Abortion is not a modern phenomenon. History is littered with accounts of infanticide and ritual child sacrifice. We have been killing our babies for as long as we’ve been making them. That’s why the pill really did cause a revolution. The idea that sex could be enjoyed without the shadowy threat of death was brand new.

A paper was recently published in the Journal of Medical Ethics entitled “After-birth abortion: Why should the baby live?” The authors’ basic tenet is that newborns are not “actual persons” and do not have a “moral right to life.” They believe that parents should be able to have their babies killed post-birth, especially if the baby turns out to be disabled, but even if it’s not. The authors give several scenarios where it might be desirous for a baby to be killed after it has been born.

This idea is horrific and unthinkable to most people. Even those who wouldn’t bat an eyelid at abortion would balk at at the killing of a newborn. The paper states that “The moral status of an infant is equivalent to that of a fetus in the sense that both lack those properties that justify the attribution of a right to life to an individual.” In other words, a new born is not an “actual person” but a “potential person.”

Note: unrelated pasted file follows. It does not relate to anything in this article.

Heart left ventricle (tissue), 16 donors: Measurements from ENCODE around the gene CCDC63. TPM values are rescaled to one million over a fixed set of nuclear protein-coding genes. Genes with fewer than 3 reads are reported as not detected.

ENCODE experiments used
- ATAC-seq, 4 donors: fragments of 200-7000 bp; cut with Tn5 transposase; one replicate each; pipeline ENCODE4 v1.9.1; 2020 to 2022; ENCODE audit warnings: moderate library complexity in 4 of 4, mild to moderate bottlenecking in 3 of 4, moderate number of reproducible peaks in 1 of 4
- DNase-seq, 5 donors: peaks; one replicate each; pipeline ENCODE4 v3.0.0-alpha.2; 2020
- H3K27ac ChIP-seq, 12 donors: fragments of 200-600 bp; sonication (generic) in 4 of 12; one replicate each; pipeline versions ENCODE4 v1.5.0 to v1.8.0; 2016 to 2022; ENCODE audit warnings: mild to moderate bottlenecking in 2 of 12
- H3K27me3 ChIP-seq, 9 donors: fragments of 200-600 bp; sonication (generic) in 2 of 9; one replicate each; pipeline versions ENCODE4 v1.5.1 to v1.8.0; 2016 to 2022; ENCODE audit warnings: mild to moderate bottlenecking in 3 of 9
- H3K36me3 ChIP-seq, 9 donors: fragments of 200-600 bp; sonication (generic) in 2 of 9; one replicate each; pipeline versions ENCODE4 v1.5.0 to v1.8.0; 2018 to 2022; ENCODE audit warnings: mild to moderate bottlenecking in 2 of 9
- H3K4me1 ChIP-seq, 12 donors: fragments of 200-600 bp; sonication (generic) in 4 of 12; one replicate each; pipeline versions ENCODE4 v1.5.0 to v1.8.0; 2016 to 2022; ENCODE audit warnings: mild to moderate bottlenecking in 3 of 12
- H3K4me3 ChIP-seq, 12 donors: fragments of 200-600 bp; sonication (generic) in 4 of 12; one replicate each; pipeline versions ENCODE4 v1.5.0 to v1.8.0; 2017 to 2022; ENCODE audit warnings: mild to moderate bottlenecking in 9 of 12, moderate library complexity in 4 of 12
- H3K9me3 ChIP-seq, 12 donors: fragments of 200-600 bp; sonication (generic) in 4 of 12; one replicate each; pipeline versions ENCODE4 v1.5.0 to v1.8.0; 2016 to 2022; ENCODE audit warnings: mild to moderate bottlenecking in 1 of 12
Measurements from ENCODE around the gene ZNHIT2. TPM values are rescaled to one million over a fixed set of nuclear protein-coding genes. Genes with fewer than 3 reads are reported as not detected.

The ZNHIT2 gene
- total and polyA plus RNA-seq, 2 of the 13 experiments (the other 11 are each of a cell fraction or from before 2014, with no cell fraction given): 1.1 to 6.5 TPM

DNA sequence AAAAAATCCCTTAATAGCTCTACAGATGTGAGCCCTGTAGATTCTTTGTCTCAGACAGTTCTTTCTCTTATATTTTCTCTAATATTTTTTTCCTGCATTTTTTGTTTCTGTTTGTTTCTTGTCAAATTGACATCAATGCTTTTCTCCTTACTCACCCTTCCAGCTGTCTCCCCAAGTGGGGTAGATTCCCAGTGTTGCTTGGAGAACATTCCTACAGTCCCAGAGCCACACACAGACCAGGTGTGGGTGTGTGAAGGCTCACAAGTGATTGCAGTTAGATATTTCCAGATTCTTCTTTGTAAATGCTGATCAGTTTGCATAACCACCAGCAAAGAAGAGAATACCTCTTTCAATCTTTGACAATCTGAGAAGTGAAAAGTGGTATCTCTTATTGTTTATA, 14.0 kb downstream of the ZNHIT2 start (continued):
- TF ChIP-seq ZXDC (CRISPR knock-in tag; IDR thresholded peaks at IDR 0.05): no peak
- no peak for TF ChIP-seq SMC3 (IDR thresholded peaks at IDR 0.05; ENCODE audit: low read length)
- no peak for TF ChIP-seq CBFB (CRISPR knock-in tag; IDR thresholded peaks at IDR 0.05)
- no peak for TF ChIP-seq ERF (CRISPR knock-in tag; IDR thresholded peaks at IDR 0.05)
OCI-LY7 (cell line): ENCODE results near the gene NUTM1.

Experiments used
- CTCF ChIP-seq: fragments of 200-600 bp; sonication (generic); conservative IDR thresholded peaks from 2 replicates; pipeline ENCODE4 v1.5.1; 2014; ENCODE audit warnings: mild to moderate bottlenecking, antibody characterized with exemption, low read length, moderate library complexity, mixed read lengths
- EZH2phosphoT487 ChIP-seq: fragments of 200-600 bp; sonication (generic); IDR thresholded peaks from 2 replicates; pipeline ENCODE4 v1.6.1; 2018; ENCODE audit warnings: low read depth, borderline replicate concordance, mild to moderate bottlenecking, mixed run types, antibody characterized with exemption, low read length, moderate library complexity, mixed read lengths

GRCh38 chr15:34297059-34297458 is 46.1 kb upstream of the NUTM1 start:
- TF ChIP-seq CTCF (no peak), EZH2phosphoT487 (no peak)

What many pro-life activists will miss is that all you have to do is turn this premise on its head and you have a compelling argument against abortionIf killing a child at birth is unthinkable, then to kill a child at eight weeks’ gestation is equally so.  Ethicist and Theologian Dr Matthew Flannagan   responded; “once we realise that this conclusion is really shocking… maybe we [will] stop… ignoring this whole issue and actually start having a proper rational discussion.”

Is a “proper rational discussion” on abortion possible?  I’m beginning to doubt it, and here’s why. We’re all too busy pointing the finger. We’re too busy defending our own position. We hardly give a thought to what it would be like to walk in the other person’s shoes. Not the pregnant teenager’s, nor the month old fetus’. And no one wants to admit that this problem belongs to all of us.

Author Heather King has published an e-book called “Poor Baby: A child of the sixties looks back on abortion” and in a post about the book she puts it this way:

“…one reason violence is so abhorrent to me is because of the abortions I had… I’ve been violent… That is a wound, a sorrow, a guilt, a shame  I have carried around for over twenty years, in a sense; will always carry. And because of it, I see so clearly how all violence is connected; how fear – the fear that there won’t be enough to go around, the fear that we are not loved, the fear that we lack the capacity to love – is the same fear that underlies all violence, all cruelty, all war.”